China Shows Road For Blockchain Beyond Cryptos?

China is striving to curb cryptos, and speculation — with nascent adoption of blockchain in financial services and beyond.  Might “smart banking” and “smarter shipping” take root?

“A journey of a thousand miles begins with a single step:” The well-worn proverb may apply to China’s approach to blockchain. Steps make strides, strides make progress in payments and business — and how firms do business with one another.

It’s no secret that China has been wrestling with cryptocurrencies. It’s been months since the country banned initial coin offerings (ICOs) outright. Last month, regulators sounded an alarm about illegal fundraisers done through cryptos. There’s even been a ban on advertising, discussing or parading them in public, so to speak, via social media.

Last week, the country appeared to block access to 124 offshore crypto exchanges. The state-run media noted that citizenry cannot use the exchanges.

The rails, though, may be what remains useful. By rails we mean blockchain. That seems to be a bifurcation between cryptos and blockchain itself, where Beijing wants to bring some use cases into mainstream adoption and where the road — the aforementioned journey — moves away from cryptos. Writ large, the embrace comes down from on high.

In May, President Xi Jinping stated that blockchain remains a “breakthrough” technology. As CNBC reported, a handbook has also appeared, geared toward educating government officials on blockchain. The newswire noted that total investment in blockchain from China stands at $3.6 billion in the last two years, according to numbers published late last week.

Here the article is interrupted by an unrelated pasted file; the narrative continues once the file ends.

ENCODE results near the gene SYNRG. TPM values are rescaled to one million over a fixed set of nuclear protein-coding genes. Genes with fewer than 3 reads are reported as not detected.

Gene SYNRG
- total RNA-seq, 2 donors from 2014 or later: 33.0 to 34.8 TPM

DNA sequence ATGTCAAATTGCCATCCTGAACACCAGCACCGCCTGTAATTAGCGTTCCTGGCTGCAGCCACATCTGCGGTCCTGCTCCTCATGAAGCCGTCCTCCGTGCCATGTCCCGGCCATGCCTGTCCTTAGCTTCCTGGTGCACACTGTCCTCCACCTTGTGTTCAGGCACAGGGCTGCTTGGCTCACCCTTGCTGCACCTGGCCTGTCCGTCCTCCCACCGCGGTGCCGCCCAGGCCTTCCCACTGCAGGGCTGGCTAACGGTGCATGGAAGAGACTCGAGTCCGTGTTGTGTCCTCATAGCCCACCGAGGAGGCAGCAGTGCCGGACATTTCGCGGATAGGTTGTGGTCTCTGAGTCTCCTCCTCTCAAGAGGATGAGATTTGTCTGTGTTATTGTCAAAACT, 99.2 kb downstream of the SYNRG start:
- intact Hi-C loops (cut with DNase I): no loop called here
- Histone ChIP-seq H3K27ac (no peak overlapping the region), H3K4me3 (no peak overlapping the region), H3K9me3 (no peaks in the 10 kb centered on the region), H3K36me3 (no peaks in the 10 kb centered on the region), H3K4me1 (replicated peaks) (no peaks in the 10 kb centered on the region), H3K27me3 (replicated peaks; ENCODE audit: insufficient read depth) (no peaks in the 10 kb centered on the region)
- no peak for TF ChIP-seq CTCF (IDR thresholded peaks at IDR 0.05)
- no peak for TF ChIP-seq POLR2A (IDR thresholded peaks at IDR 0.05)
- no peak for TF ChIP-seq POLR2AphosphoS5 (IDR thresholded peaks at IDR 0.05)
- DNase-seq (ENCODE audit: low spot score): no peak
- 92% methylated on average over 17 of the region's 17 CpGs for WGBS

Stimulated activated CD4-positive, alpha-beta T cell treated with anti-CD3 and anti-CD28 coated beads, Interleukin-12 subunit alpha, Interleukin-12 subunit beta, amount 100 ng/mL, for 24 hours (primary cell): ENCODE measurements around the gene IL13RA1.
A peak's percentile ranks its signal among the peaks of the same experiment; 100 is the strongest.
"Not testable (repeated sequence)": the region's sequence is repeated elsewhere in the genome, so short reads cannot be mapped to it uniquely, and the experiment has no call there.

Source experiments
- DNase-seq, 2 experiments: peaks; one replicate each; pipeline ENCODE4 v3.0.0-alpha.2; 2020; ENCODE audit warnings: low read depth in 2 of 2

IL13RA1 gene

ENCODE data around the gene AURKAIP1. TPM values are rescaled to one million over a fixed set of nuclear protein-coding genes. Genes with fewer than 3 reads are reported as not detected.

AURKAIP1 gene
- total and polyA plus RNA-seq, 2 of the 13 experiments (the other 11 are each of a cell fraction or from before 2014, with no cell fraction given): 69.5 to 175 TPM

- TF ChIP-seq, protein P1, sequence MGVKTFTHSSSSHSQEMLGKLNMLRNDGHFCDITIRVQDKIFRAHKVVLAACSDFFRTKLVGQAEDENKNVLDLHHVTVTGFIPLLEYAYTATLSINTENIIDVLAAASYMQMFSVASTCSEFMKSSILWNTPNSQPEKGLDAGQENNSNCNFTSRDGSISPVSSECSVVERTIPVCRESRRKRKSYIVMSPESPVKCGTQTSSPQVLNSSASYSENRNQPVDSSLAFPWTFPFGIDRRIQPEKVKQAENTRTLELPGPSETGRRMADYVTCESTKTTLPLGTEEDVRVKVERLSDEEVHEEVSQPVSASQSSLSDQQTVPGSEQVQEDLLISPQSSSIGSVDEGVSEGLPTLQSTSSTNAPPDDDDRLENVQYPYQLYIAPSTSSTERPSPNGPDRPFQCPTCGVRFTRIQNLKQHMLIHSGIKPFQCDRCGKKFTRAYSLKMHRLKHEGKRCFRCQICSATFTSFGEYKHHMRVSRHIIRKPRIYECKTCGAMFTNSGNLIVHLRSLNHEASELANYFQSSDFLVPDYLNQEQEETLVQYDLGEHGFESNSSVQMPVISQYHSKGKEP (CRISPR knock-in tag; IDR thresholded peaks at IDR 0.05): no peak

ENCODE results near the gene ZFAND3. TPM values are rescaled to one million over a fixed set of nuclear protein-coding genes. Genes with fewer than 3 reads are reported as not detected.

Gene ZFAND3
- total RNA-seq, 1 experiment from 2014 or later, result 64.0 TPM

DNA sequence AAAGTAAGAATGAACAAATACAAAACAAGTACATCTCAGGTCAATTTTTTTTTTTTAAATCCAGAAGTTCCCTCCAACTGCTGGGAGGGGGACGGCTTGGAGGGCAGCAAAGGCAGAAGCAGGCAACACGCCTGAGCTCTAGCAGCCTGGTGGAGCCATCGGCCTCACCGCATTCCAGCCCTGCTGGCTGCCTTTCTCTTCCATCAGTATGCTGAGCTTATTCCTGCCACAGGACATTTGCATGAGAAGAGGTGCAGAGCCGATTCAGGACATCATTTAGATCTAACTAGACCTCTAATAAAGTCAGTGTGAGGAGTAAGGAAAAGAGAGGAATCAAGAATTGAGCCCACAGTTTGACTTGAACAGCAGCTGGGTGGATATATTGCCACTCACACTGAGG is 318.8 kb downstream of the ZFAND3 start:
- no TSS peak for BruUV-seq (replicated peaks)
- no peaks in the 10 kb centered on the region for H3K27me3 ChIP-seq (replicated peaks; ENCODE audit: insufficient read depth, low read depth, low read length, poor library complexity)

In the latest of blockchain-related projects, Industrial and Commercial Bank of China (ICBC) said — through its chairman — that the bank will train its sights on developing blockchain projects. This is no minnow among financial firms. The 34-year-old bank is the biggest one in the country, with reach toward more than 500 million individual customers. The company is looking to develop blockchain amid a push toward “smart banking,” which can help secure financial information as it moves between parties.

The sense that blockchain can boost financial services is borne of the April news that the ICBC, among the top four in the country, had filed a patent application with the country’s intellectual property office. The patent is focused on authenticating digital certificates and storing data in a secure manner. Credentials are matched with certificates, and where data is moved onto the blockchain. CoinDesk reported that the bank projects a streamlined operational flow in the midst of making sure that documents are authentic.

This marked the first blockchain project submitted to the country’s patent office.

It should be noted that the blockchain efforts are tied to authentication efforts, and not purely to transactions (i.e., what is being exchanged). Smart contracts, though, ostensibly take out intermediaries and add speed to the process. So, we might surmise that faster exchanges lead to better liquidity, and better liquidity is a desired characteristic of any market.

Beyond the patent and the general idea of blockchain as a conduit for (several) use cases, in terms of business-to-business (B2B) applications, news came on Tuesday (Sept. 4) that People’s Bank of China (PBoC) is in the “testing” phase of trade finance done over blockchain. Cointelegraph reported that the testing phase came earlier than anticipated, and focuses on trade and finance interactions. As noted by the site, quoting Shanghai Securities News, the goal is an “open financial and trade ecosystem based on the Guangdong, Hong Kong and Macau Bay Area.”

The initiative spans several banks, and includes authentication efforts and regulatory oversight. The project, reported Cointelegraph, will “help banks to conduct business authenticity audit[s], reduce business costs, improve business efficiency [and] prevent and control business risks.”



The pressure on banks to modernize their payments capabilities to support initiatives such as ISO 20022 and instant/real time payments has been exacerbated by the emergence of COVID-19 and the compelling need to quickly scale operations due to the rapid growth of contactless payments, and subsequent increase in digitization. Given this new normal, the need for agility and optimization across the payments processing value chain is imperative.